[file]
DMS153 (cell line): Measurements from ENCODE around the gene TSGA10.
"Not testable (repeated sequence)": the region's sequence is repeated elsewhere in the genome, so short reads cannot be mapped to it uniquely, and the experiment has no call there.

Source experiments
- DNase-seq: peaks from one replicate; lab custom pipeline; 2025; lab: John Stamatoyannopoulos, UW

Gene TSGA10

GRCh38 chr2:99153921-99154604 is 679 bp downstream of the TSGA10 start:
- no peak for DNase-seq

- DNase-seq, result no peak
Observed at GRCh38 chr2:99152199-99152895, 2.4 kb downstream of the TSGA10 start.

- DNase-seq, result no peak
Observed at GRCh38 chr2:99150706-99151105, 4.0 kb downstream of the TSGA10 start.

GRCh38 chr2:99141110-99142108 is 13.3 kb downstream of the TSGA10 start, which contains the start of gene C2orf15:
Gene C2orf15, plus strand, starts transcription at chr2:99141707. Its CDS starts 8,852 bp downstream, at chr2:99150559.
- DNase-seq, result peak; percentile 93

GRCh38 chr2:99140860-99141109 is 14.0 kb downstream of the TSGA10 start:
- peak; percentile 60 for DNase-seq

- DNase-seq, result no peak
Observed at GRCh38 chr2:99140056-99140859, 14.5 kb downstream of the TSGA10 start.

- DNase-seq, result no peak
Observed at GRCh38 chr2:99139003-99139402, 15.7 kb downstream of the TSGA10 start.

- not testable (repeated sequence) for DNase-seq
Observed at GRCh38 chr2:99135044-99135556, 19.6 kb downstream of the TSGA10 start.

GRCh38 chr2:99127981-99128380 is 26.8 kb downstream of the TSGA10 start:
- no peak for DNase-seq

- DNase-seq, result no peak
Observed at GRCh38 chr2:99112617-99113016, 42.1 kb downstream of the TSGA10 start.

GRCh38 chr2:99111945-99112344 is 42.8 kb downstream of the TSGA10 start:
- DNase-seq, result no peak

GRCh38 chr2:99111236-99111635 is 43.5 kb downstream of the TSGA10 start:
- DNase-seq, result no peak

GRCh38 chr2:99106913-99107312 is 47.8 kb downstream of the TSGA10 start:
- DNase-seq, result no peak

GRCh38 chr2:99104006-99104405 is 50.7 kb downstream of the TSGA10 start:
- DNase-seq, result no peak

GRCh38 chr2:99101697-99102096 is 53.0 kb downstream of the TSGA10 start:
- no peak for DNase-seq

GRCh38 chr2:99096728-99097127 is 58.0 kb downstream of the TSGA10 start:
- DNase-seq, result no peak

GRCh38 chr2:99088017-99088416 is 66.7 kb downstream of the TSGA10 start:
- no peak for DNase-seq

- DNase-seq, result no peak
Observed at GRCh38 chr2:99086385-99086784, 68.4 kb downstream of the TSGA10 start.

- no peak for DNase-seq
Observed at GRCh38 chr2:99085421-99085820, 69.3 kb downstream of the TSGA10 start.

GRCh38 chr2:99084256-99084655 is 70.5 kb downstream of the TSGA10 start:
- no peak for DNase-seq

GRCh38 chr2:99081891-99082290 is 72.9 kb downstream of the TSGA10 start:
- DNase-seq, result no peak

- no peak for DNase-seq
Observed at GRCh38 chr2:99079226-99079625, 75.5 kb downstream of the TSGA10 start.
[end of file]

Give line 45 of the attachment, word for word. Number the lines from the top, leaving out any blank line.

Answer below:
GRCh38 chr2:99084256-99084655 is 70.5 kb downstream of the TSGA10 start: